In a new project, a friend had to write tests where the time required to write them was calculated by an Excel macro written by his non-developer manager.

There are parametric estimation models for estimating completion time of projects, including software projects. Usually, the estimate is for production code, but I don't see why it can't be extrapolated to estimate how long it will take to write test code. These estimates are only as good as the data that is fed into them, though.

Assuming that the method used is a valid estimation model and the data is accurate and valid, there's no reason why a good estimate can't come from an Excel macro written by a non-developer manager.

In such circumstances, should a developer accept the responsibility to write and run the tests in the calculated time?

No estimate should ever be blindly accepted, under any circumstances. No estimate is ever perfect, regardless of how it is generated. It's up to the engineer to review any estimates, identify potential problems, assess their impact, and discuss and refine the estimate as needed.

Are the results of these test trustworthy?

Tests are only as good as the effort spent in designing and implementing them. If a tester produces low-quality tests, defects will slip through testing and make it to a later phase of the project. It stands to reason that schedule pressure will lead to low-quality tests, so if the time is insufficient to design the appropriate test cases and then implement those cases, then the tests would not be as useful.


Sounds like you are asking two different questions:

Are the results of these test trustworthy?

Excel is a tool like any other one that we work with and what the calculations was written in shouldn't really have an impact upon the results of the algorithm itself. The fact that the estimation is coming from an Excel macro is irrelevant to whether or not the results of the calculation (i.e. the validity of the estimate) is valid. If you have bad assumptions in the underlying model it doesn't matter what you use to do the calculation as the underlying assumptions are incorrect.

In such circumstances, should a developer accept the responsibility to write and run the tests in the calculated time?

If the requirement that the developer do the work in the indicated time is in their contact then there is not much they can do to argue with it as long as the estimates are reasonable. Which leads into the next point: if the calculations are giving a reasonable amount of time and they are similar to the estimates the developer would give themselves then there is no reason not to object to the timelines given. In fact, it might work to the developers advantage as they might be able to influence the assumptions used in the module as opposed to if they are given an arbitrary timeline.

If the timelines seem infeasible for the amount of work required then obviously they should raise this concern and try and work with the manager to get more realistic timelines, but if the timeline are feasible then they are going to have a hard time objecting to them.

In terms of project management and estimating timelines, yes, it can be done but it is highly dependent upon the nature of work being done. You are likely going to see more accurate estimates being given for the time required to write unit testing code (assuming the developer understands the framework and has written them before) than you will for writing new code against the use cases the testing code is being written for.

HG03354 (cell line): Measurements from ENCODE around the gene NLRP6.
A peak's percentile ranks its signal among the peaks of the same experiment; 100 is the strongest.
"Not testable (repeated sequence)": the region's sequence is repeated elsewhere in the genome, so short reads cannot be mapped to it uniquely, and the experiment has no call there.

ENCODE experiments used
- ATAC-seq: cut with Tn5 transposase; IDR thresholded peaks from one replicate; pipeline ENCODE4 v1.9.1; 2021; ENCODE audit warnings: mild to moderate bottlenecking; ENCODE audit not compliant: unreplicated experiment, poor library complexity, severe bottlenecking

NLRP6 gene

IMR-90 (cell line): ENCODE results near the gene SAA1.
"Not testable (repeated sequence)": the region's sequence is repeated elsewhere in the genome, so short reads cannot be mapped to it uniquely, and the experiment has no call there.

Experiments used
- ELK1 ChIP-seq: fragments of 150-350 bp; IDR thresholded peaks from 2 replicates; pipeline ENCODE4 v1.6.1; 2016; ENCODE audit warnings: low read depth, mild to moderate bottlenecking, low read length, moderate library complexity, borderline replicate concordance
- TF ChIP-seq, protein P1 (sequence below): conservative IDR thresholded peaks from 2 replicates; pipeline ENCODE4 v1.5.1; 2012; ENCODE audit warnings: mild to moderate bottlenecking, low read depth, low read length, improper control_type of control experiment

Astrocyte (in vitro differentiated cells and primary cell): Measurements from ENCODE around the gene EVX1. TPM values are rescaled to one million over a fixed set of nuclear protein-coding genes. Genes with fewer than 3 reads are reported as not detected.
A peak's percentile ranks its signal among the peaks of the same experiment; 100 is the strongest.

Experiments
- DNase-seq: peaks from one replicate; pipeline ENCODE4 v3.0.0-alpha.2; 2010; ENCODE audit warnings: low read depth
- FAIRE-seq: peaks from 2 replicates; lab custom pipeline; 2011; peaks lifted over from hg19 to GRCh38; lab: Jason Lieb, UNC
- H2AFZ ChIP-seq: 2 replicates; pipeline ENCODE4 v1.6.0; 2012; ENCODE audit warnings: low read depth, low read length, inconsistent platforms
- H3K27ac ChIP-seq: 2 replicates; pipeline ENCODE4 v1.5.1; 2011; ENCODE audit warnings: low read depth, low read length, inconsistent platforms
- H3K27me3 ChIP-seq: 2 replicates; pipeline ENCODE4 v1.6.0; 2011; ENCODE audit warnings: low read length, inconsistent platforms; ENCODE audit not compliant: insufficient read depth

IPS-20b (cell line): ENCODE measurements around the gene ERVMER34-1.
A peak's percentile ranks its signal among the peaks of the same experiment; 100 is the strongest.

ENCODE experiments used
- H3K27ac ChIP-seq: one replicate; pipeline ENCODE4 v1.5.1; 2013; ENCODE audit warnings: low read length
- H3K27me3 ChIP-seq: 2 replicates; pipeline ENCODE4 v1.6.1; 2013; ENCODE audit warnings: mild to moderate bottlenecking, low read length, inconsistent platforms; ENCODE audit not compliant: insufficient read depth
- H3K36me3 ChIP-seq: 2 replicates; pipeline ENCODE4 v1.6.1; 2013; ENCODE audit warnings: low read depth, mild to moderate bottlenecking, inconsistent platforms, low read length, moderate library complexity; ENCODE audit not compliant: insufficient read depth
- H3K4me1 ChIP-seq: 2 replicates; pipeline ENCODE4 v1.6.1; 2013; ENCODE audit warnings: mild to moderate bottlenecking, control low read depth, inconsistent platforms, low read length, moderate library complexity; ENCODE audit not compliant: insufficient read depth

• I agree this method can/could be used as long as there is a dialog between actors of the project. – Nelstaar Aug 31 '11 at 14:01
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    @Nelstaar - Pretty much anything I've ever read on project management and estimation involves a running dialog and tuning things as time goes on. Usually most reliable estimates have a probability associated with them in regards to the odds of hitting the target indicated (i.e. 90% chance of the task taking 8 hours). – rjzii Aug 31 '11 at 14:07

I don't want to down-play writing tests, but the project has probably had several developers write them before. If estimates are based on these data, they may be more accurate than your friend has assumed. Since your friend left the project, made no attempt to create opposing estimates or see if they could be completed as predicted, we'll never know.

All he had to do was complete one or two tests to see how accurate the estimate was, and return to the manager with a legitimate arguement. There may be other team members who could have provided feedback on the reliability of the estimates or the consequences of falling behind. Sometimes one manager has to give 'something' to his boss to keep everyone happy. Developers see this as a false sense of security. Maybe if there was a movement for developers to provide estimates and show a willingness to get things done, management may develop more trust.

What I'm guessing is, if he were able to complete the tests in less time, he wouldn't say anything about it. Then again, excusing himself from a practice he does not believe in, may indicate a high-level of integrity.

  • +1 for giving feedback while working through the tasks in regards to the estimates. – rjzii Aug 31 '11 at 14:05

Easy and short answer:

You don't care where the estimation is coming from.

What you actually care is the estimation itself. Agree with it or disagree and explain why and how much you would estimate. That is the most important.

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    You should care where the estimate is coming from. A parametric model with valid and reasonable inputs, a random number generator, a first year computer science student, a software engineer with 5 years of experience with less than 6 months in the domain, and a software engineer turned project manager with 25 years of experience in the domain all have a different capacity to produce an effective estimate. This also goes back to a comment I made on a previous answer about the ethical/professional responsibility of a software engineer to represent, defend, and challenge estimates appropriately. – Thomas Owens Aug 31 '11 at 16:30